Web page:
In an alternative embodiment (not shown), the legs 20, 25 could be shaped to have an elongated teardrop cross-section and the slots cut to accommodate the teardrop shape. This alternative embodiment would provide the same benefit as the dowel and notch configuration depicted in the drawings.

FIGS. 7 and 8 depict other embodiments of cantilevered platforms designed to be supported on the accessory-supporting leg 25 of FIG. 2 b. FIG. 7 depicts a drink and guitar pick accessory platform 70 resting upon and supported by a stool leg 25. The drink and guitar pick accessory platform 70 comprises an accessory caddy 73—more particularly, a drink holder—disposed on one end 70 b of a cantilevered platform 72, opposite the end 70 a adjacent slot 71 through which leg 25 is inserted. The accessory caddy 73 is formed from four blocks 74 a-d, two of which have slits 75 for holding guitar picks 76.

FIG. 8 depicts a cantilevered, retractable guitar holder platform 80, resting upon a stool leg 25. The retractable guitar holder platform 80 comprises a retractable guitar holder 83, for supporting the body of a guitar, pivotally connected at pivot point 84 to the cantilevered platform 82. FIG. 8 depicts the guitar holder 83 in its extended position. In its retracted position (not shown), the guitar holder 83 leans against the leg 25, enabling the retractable guitar holder platform 80 to serve as a foot rest. To support the neck of the guitar, an instrument bracket 117 (FIG. 11) is attached to the bottom 13 of the seat 11 and oriented in a direction parallel to one of the leg-connecting brackets 111.

FIGS. 9-10 depict an alternative embodiment of a leg bracket 90 with an extension 95 for supporting an accessory caddy 73. FIG. 15 depicts an embodiment of a collapsible three-legged stool 150 that includes a backrest 155. As shown in FIG. 11, a connecting piece 154 may be provided to join the backrest 155 to the seat 11. The connecting piece 154 is preferably of a kind that permits the backrest 155 to be quickly removed from the seat 11 without the use of tools. Alternatively, the connecting piece 154 includes a hinge that allows the backrest 155 to fold onto the top 12, or alternatively onto the bottom 13, of the seat 11 for storage and transport.

FIG. 16 is a bottom view 160 of a collapsible three-legged stool 10 of the type depicted in FIG. 1, which illustrates the projection of the stool legs 14, 15, and 16 into the plane of the stool seat 11. FIG. 17 is a simplified diagram illustrating how the projection 170 of the stool legs 14, 15, and 16 into the plane of the stool seat 11 forms (or can be represented by) three substantially linear (imaginary) segments 171, 172, 173 intersecting at three equidistant points 174, 175, and 176. Preferably, the various parts of the stool 10 are sized and shaped so that upon assembly, the three equidistant points 174, 175, and 176 that mark the intersection of the substantially linear segments 171, 172, and 173 formed by the projection of the stool legs 14, 15, and 16 into the horizontal plane are spaced apart from each other a distance 177 that is at least one-third of a horizontal diameter 165 of the seat 11, thereby enhancing the strength of the three-legged stool 10.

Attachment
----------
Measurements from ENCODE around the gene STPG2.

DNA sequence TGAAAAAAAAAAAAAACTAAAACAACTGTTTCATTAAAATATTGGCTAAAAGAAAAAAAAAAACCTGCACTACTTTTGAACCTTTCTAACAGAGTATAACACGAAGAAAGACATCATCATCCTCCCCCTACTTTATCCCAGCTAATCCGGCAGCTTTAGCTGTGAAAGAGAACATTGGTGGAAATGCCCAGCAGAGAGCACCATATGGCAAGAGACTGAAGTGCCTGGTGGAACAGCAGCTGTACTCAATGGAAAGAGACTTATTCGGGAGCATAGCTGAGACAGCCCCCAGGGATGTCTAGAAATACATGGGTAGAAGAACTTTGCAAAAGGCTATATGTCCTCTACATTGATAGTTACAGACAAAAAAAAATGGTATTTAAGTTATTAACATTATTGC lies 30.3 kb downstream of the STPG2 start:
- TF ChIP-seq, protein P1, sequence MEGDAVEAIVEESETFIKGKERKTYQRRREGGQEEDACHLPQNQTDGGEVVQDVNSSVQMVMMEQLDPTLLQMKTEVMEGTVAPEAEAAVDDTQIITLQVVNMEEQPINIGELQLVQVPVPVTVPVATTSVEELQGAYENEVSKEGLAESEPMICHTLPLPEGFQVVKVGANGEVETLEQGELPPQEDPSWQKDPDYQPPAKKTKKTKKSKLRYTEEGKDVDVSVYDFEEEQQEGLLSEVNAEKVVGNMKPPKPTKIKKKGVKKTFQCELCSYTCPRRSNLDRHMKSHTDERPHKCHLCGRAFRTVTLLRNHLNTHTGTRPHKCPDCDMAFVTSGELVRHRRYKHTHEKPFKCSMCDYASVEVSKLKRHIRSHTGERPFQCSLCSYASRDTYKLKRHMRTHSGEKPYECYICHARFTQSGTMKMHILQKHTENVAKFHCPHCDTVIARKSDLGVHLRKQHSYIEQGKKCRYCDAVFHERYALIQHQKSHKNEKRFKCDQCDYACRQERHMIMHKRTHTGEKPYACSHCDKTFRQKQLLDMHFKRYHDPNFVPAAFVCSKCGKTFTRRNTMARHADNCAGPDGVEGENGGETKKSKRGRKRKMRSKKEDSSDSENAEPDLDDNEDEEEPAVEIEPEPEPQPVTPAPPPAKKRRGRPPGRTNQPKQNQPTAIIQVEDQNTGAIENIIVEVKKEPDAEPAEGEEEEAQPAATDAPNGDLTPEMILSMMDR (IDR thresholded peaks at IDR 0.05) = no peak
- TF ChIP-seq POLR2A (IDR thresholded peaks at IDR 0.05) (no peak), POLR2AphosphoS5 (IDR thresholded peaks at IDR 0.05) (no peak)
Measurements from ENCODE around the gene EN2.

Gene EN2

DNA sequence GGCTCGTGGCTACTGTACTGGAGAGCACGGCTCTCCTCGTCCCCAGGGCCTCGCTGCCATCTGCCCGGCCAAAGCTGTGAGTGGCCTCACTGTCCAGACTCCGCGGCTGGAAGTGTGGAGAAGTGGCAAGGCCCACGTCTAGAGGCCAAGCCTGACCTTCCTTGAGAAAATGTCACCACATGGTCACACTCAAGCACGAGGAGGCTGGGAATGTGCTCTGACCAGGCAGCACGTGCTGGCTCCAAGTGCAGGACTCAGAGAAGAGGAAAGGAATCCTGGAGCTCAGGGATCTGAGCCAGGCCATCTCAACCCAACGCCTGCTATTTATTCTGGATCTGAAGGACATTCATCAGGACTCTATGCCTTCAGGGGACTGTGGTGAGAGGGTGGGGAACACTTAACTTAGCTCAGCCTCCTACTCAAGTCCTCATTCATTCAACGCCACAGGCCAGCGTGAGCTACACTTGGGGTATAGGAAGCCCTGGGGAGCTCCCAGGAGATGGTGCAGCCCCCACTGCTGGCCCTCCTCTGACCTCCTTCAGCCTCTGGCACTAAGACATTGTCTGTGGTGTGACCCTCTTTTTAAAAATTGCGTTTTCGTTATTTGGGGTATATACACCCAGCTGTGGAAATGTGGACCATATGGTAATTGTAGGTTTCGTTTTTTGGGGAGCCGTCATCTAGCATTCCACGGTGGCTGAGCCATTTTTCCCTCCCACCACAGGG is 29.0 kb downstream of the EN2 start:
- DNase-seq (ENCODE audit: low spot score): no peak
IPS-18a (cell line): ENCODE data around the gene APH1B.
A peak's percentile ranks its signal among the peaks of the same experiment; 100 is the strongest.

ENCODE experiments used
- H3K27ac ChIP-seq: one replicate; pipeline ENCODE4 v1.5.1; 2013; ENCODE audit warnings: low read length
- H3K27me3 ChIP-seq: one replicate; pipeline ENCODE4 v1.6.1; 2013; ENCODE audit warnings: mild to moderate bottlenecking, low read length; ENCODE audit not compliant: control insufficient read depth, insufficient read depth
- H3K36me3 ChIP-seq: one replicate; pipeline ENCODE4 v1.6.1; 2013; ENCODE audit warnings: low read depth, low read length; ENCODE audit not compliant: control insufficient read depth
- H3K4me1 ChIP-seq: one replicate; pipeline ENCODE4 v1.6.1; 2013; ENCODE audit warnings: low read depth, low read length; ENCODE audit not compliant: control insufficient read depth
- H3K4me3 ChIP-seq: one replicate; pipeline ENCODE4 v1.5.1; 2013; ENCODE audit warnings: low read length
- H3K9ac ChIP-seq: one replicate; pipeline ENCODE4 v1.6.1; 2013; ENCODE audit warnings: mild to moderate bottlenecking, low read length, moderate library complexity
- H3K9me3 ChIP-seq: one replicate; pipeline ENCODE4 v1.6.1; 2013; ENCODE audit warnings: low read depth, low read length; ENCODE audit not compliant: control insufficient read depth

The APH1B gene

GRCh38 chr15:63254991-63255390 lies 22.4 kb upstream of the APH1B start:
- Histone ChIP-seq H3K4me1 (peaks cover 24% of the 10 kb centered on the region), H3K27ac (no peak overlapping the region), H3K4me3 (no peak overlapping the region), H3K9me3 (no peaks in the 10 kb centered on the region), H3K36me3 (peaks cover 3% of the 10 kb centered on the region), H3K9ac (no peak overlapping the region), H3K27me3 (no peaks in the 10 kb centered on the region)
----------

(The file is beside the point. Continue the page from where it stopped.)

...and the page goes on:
FIG. 18 provides a flow chart 180 of a method of assembling the collapsible three-legged stool 10. In functional block 181, insert the three legs 14, 15, and 16, bottom end first, through the leg bracket slots 51 until the legs 14, 15, and 16 can go no further. In functional block 182, place the legs 14, 15, and 16 in an upright position. In functional block 183, push the top of each leg down until it locks into its cantilevered position, which completes the assembly of the base 40 of the stool 10. In the cantilevered position, the tops of the legs 14, 15, and 16 are spatially oriented to connect to the quick-release bracket assembly 110 or 140 on the bottom 13 of the seat 11. In functional block 184, place the seat 11 upside down and move the leg brackets 111 of the quick-release bracket assembly 110 or 140 into the open position. In functional block 185, turn the base 40 of the stool 10 upside down and slide the keyslotted ends of the legs into the three leg-connecting brackets 111. In functional block 186, move the locks of the leg-connecting brackets 111 into their closed position. In functional block 187, slide any desired cantilevered platforms 30, such as a foot rest, a drink and guitar pick accessory platform 70, or a retractable guitar holder platform 80, onto one or more of the accessory-supporting legs 25 of the stool 187. In functional block 188, turn the stool 10 right side up.

The structural support pieces of the stool are preferably crafted from solid oak wood, with various components thereof bonded together without nails, screws, or other metal fasteners, but instead with epoxy glue and wooden dowels. The wood components are preferably finished with a wax. But it will be understood that the structural support support pieces may be crafted from other materials, such as molded plastic.

The seat 11 is preferably cushioned with about two inches of motorcycle seat foam, and professionally upholstered with a customer's choice of color, or, alternatively, with an animal skin cover.

The portable stool 10 is preferably sold with a canvas bag (not shown) with multiple compartments sized and shaped to keep the legs 14, 15, 16, the leg bracket 50, and the seat 11 from rubbing each other during transport.